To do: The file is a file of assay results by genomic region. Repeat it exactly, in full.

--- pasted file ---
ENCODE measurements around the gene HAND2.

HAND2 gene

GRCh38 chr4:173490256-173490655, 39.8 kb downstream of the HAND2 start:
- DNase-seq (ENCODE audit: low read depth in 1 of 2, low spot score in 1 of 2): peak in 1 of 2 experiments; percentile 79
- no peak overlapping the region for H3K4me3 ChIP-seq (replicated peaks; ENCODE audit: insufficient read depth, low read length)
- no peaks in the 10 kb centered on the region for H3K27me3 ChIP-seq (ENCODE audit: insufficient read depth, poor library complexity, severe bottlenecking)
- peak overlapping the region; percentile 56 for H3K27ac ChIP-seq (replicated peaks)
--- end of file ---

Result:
ENCODE measurements around the gene HAND2.

HAND2 gene

GRCh38 chr4:173490256-173490655, 39.8 kb downstream of the HAND2 start:
- DNase-seq (ENCODE audit: low read depth in 1 of 2, low spot score in 1 of 2): peak in 1 of 2 experiments; percentile 79
- no peak overlapping the region for H3K4me3 ChIP-seq (replicated peaks; ENCODE audit: insufficient read depth, low read length)
- no peaks in the 10 kb centered on the region for H3K27me3 ChIP-seq (ENCODE audit: insufficient read depth, poor library complexity, severe bottlenecking)
- peak overlapping the region; percentile 56 for H3K27ac ChIP-seq (replicated peaks)